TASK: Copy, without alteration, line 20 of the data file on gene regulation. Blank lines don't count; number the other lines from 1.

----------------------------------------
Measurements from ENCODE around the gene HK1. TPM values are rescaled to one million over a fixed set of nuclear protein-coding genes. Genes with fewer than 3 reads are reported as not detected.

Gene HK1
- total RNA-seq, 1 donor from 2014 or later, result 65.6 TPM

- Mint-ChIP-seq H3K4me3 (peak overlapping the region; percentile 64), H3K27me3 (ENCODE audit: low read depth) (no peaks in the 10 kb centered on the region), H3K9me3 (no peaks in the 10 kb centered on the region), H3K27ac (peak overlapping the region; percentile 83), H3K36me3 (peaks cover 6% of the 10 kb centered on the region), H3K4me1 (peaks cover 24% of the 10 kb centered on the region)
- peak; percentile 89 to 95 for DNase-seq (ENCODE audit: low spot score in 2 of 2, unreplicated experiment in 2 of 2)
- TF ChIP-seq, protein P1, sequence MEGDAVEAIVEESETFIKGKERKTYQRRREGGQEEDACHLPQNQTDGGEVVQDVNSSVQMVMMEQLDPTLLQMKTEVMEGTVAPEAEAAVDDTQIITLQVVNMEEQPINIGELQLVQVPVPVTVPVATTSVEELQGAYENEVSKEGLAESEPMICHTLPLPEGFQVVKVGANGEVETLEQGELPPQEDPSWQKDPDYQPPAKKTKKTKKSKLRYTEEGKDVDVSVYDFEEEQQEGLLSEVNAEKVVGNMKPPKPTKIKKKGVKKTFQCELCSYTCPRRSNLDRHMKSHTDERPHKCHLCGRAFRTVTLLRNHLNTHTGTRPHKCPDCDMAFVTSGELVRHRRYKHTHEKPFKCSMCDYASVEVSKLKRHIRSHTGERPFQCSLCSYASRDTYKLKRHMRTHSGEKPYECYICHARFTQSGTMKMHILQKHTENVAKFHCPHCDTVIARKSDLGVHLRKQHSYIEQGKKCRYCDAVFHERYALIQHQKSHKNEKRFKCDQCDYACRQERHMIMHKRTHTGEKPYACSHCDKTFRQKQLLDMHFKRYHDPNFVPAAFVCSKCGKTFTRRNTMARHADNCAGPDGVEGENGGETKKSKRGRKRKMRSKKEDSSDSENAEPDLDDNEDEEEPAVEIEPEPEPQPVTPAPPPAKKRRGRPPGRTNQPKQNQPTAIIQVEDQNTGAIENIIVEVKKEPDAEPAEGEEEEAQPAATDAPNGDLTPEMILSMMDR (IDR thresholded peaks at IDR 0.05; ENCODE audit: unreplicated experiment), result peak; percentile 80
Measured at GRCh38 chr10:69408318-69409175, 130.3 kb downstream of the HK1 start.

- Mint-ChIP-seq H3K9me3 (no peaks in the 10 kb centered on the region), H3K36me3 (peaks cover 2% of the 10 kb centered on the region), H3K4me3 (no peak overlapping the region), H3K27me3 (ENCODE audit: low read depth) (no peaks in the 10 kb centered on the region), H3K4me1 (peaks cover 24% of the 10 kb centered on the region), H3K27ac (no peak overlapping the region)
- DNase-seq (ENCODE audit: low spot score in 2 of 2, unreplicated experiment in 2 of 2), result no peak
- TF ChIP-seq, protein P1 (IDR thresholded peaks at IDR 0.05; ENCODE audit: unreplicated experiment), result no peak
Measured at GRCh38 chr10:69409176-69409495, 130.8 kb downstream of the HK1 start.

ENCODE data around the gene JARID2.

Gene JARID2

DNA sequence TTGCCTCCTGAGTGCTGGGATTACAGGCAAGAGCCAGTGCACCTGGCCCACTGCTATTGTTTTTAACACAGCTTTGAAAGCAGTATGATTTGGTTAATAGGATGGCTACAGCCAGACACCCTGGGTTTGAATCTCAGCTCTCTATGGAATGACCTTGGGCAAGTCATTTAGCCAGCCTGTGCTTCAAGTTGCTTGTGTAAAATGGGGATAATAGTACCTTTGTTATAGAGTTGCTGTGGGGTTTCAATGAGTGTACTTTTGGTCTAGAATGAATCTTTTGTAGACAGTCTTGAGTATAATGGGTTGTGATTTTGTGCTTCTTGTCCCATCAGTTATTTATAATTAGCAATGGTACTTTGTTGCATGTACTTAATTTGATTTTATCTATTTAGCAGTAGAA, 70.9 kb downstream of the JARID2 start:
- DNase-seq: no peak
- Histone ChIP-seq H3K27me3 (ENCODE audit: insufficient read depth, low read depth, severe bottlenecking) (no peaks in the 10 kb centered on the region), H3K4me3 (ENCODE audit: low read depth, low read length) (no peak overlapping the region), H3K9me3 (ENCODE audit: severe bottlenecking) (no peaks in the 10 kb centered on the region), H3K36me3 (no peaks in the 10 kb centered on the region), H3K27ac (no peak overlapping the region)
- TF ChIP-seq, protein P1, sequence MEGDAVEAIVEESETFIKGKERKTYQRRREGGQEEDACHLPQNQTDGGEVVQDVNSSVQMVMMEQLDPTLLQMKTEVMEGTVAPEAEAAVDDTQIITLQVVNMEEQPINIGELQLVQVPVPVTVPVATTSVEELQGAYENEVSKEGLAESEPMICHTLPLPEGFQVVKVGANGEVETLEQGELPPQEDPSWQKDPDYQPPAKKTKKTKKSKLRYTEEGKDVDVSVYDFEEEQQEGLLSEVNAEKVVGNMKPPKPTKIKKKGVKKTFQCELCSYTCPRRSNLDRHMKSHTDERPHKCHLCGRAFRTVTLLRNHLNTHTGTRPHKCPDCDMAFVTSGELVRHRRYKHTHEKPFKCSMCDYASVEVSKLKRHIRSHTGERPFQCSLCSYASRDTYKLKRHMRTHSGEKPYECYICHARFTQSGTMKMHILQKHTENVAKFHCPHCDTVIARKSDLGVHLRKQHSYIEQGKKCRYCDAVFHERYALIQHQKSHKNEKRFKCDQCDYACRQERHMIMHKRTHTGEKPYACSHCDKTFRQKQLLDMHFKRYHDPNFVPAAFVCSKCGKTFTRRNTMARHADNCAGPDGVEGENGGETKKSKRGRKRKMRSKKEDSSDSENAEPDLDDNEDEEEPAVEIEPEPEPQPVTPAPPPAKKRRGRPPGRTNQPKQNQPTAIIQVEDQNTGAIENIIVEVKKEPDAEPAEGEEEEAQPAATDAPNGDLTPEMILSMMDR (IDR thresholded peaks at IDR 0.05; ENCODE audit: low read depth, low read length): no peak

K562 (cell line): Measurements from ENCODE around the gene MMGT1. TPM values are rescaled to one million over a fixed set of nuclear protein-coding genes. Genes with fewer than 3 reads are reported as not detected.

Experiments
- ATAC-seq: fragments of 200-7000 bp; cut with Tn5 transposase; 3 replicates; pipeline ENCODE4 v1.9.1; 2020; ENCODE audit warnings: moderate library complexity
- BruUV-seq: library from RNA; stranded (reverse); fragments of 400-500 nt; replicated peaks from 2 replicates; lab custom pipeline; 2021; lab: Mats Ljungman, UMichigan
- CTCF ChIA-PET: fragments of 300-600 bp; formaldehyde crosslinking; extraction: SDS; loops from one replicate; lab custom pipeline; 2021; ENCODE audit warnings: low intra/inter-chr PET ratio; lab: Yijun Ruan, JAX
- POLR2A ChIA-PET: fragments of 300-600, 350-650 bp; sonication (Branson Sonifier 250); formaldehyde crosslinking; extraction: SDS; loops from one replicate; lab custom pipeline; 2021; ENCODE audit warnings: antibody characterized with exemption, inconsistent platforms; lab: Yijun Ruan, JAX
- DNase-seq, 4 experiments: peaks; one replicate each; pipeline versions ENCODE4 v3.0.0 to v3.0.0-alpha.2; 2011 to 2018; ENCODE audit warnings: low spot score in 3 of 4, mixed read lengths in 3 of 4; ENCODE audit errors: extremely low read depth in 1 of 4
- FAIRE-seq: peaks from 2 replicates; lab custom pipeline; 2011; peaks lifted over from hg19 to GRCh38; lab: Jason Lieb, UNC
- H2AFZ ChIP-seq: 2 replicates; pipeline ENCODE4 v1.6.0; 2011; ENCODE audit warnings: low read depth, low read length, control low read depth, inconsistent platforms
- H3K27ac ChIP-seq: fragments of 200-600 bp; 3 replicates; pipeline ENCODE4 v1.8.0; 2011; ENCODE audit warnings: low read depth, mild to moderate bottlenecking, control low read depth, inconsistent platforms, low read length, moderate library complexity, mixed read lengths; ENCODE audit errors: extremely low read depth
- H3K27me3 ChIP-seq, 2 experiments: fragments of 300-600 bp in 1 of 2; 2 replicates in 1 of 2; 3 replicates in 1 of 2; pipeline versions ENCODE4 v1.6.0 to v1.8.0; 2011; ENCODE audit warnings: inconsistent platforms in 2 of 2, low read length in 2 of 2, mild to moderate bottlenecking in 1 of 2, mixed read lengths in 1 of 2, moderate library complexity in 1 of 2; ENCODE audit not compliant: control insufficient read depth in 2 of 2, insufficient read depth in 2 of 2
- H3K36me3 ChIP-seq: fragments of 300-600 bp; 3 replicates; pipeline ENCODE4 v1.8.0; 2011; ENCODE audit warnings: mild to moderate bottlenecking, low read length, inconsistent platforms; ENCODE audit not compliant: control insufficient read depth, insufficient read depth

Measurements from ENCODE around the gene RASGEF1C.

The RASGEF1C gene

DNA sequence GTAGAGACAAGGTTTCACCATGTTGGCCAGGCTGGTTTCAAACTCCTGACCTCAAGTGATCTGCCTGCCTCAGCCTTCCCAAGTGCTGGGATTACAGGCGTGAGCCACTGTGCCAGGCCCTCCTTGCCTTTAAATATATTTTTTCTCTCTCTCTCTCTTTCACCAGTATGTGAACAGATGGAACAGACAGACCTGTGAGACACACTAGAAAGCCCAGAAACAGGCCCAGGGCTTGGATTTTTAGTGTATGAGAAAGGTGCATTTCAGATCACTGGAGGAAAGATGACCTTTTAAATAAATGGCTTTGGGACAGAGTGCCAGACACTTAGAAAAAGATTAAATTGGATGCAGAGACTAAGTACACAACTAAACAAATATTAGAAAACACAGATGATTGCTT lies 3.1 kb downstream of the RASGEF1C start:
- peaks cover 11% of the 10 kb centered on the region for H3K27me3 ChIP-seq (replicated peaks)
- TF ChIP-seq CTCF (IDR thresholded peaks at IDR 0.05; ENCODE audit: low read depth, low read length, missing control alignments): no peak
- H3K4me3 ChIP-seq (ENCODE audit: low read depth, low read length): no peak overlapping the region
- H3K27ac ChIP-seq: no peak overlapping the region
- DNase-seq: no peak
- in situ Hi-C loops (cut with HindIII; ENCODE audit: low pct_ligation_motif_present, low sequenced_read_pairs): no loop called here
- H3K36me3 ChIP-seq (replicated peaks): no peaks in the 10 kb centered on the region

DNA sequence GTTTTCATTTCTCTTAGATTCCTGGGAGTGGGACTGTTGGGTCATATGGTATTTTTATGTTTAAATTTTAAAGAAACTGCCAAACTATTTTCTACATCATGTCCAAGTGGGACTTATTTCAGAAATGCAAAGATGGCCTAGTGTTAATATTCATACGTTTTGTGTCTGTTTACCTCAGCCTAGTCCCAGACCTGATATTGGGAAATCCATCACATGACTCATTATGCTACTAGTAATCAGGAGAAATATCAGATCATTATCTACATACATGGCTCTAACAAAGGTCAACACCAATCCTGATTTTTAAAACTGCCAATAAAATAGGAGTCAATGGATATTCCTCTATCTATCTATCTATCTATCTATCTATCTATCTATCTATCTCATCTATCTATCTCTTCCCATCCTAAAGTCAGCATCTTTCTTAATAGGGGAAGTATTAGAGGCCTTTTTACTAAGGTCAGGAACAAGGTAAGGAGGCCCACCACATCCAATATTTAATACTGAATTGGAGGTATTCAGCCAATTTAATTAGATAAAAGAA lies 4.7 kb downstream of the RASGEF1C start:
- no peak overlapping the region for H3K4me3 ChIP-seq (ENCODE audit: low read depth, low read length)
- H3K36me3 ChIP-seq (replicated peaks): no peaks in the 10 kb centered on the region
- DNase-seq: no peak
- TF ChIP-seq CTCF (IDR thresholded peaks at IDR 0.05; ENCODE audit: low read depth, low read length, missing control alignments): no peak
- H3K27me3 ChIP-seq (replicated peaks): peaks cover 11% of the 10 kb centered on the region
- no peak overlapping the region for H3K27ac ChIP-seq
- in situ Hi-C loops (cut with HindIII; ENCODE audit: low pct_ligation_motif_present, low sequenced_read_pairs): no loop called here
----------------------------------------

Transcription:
- ATAC-seq: fragments of 200-7000 bp; cut with Tn5 transposase; 3 replicates; pipeline ENCODE4 v1.9.1; 2020; ENCODE audit warnings: moderate library complexity